Ever since the legendary Pele predicted in 1977 that an African country would win the World Cup by 2000, many people have agonized over why, 14 years on, the continent has not delivered, despite an abundance of talent.
There are many reasons for the failure. Essentially, the problems of African soccer come down to the fact that the game is run the way many African governments are run – with indifference, incompetence and corruption. Forget the public good. It is all about taking care of oneself.
Since Egypt first played in the World Cup in 1934, the best Africa has done is reach the quarter-finals. Cameroon did it in 1990, Senegal in 2002 and Ghana in 2010.
Ghana came close to making history in South Africa, only to be denied further advancement by the notorious Luis Suarez, who used his hand to stop a goal that would have put Ghana in the semi-finals.
Ghana missed the ensuing penalty kick to seal its fate, and Brazil 2014 was a step back as no African country even made it to the quarter-finals.
Africa is failing not for want of talent. The continent has produced some fantastic players who play in some of the best leagues and are household names around the world. Teams like Ivory Coast and Ghana are laden with stars but there is no team spirit.
They falter when it really matters. And they fail because of the poor leadership and corruption of people who run the game, the greed and indiscipline of the players and the short tenure of many coaches. One World Cup and they are gone. They just don’t stay long enough to perfect a winning system.
The big problem is that top officials running African football, going all the way to the continental federation, are often embroiled in corruption scandals that have a corrosive effect on the players.
In Brazil, Ghana’s top football official was snared in a match-fixing sting operation involving plans to fix friendly games. The same official badly botched the country’s World Cup preparation.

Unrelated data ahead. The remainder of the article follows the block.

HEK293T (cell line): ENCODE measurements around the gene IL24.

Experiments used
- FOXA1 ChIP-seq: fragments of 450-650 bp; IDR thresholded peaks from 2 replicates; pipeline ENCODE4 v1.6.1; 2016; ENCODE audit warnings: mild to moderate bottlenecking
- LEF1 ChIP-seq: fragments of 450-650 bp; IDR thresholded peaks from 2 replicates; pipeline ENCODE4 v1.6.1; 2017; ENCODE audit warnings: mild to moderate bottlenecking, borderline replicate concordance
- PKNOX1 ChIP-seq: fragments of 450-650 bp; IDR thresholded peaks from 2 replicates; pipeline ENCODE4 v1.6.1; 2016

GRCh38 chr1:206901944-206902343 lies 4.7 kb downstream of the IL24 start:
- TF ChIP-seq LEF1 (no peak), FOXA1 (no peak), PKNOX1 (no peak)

Poor organization left the players stranded at an airport for nine hours. Players lost equipment they needed for training. On the 12-hour flight to Brazil, the players rode in the cramped coach section, while the top official, his wife and children, enjoyed a comfortable ride in business class.
And in Brazil, players’ hotel rooms were flooded. One senior player described the World Cup preparation as “a nightmare from start to finish.” Back home after the Brazil misadventure, this official remains in charge. There is no accountability.
The players have their own demons, however. The indiscipline of African players is legendary. Many have been suspended at big tournaments for refusing team orders or abusing officials. The Cameroon team, for instance, threatened to not fly to Brazil in a dispute over bonuses.
It wasn’t the first time. The day before its crucial win-or-go-home game against Portugal, the Ghana players boycotted training, threatening a strike unless they got their bonuses. The government had to rush $3 million cash by chartered plane to Brazil for the players to avert a national calamity. And it is not as if these players are paupers. Needless to say Ghana lost the game.
In many parts of Africa, the days when wearing the national colours was a matter of great pride are gone. Now, it is all about money. When players see officials living large on their sweat, they demand their share or else. But there are exceptions.
The Algerian team reportedly donated its winnings to the people of Gaza. The Greece players refused any bonuses, saying they play for the people. And German midfielder Mesut Ozil used his winnings to pay for surgery for sick Brazilian children.
Until competent and less corrupt officials run African football, and pride is restored to wearing national colours, the continent will not win the World Cup. Time flies and Russia 2018 will soon be upon us. Can an African team win it all? It is possible, but I am not holding my breath.